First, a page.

Scholars' Association News
Issue 37
February 2016


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Selfies or, in other words the self-obsessed

In her speech at the opening symposium of the newly-established section of Media Psychology organised by the Hellenic Psychological Society in May 2015, the coordinator of the respective section at the American Psychological Association was eagerly trying to “de-demonise” selfies arguing that they are a form of self-exploration and social experimentation, whose take-up rates are so high because they make us feel safe, boost our self-esteem and help us be in control of the image we create about ourselves especially during adolescence or youth. She stated that selfies sometimes represent a more genuine representation of the person depicted in them than a usual photograph taken by someone else.

In the same vein, as a response to the criticism that selfies echo a narcissistic disposition of the individual who ‘sets the stage’ to attract and impress an imaginary audience, other psychologists claim that selfies focus on the photographer’s -who just so happens to be the model as well- strong need for personal satisfaction and belongingness, thus making them a vital social instrument and a method for connecting to others. Seen from this perspective, selfies therefore expand the scope of social cohesiveness and increase our ability to experiment with our image.

Gazes and greetings from other people always function as signs of recognition that we exist, extremely significant for positioning ourselves among other members of a community, for defining ourselves and understanding who we are, especially until the end of adolescence, a period during which internal questioning and experimentation with our identity are at a peak. These processes subside at some point but they never cease completely since, particularly in liquid times of uncertainty, questions such as “Who am I?” and “What do I want out of life?” remain torturously unanswered to the very end. So we always need someone else’s gaze to feed back to us fragments of the answer. Signs of acknowledgement, or social “strokes” as Berne1 named them, are the fundamental unit of social interaction and are considered psychologically as essential as food is biologically.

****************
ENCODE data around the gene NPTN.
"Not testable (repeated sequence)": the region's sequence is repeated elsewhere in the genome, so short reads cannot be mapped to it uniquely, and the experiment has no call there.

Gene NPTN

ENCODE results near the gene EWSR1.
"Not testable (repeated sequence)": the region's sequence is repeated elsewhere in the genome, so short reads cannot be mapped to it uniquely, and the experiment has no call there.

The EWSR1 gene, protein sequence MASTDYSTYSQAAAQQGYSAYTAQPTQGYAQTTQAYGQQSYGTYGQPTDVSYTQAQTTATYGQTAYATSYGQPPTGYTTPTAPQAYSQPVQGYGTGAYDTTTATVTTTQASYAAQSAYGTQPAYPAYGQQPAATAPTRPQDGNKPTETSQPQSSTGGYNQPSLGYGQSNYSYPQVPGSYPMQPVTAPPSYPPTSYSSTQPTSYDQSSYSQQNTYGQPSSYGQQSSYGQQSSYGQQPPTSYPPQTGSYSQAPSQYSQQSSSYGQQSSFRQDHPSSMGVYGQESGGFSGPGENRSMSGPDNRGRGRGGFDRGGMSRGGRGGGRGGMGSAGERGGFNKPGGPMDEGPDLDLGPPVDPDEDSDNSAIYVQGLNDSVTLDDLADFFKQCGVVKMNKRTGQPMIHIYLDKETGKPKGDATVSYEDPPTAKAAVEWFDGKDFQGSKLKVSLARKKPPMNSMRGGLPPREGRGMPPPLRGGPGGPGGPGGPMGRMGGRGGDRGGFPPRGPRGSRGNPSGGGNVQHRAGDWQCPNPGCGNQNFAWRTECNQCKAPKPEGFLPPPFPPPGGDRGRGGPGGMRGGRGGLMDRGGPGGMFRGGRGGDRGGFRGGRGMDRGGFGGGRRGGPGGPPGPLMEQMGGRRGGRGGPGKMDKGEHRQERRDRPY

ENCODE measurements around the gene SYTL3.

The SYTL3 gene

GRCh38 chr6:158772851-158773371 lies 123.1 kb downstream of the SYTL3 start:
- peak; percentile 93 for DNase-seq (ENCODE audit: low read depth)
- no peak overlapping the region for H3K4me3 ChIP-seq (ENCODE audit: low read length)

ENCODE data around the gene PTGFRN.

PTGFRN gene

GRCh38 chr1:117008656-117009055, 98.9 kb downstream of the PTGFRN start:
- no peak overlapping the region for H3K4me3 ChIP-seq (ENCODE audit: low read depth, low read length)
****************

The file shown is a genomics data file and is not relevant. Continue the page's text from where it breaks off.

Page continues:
Or, at least, that is how things were before the advent of digital space, in times when communication occurred within a finite sensory context of co-presence, where the communicating parties existed in toto, with all their senses, unstaged or at least minimally staged according to basic norms of self-presentation and behaviour, but unable to mask the various unsolicited signs of their thoughts and emotions -how could one control a blush of embarrassment? However, in a space mediated by the screen , where time can be controlled because it can be “frozen” in carefully staged moments, the points raised above take on another dimension. It is in this space that our ‘self’, equipped with new possibilities, can imagine a world beyond its direct locality, “a world of risks and opportunities, by means of which a new life can be created through constant simulations of what is real and through vicarious experience”2.

Disconnected from the inevitable gaze of others, the individual can now choose among many new perspectives of self and imagine that self as “enriched” and expanded as a result of all these perspectives. The only difference is that the acknowledgement of existence that stems from these perspectives is as intangible as is the digital space and our ephemeral presence in it. When we sign out, our enriched self is emptied and fades away.

All the different aspects of the self3 and our identity acquire different dimensions in digital space-time:

The ecological aspect of the self, which is directly perceived by the individual in relation to his/her immediate natural environment, receives some dozens of gazes daily, signs that acknowledge his/her existence; something which in the digital universe can rocket to hundreds of “likes”.

The interpersonal self, directly perceivable through our relationships with other people and through signs of mutual trust, of emotions, intersubjectivity and communication, is expanded in the digital space into countless real and quasi “friends”, and the acknowledgement of our existence is over-multiplied.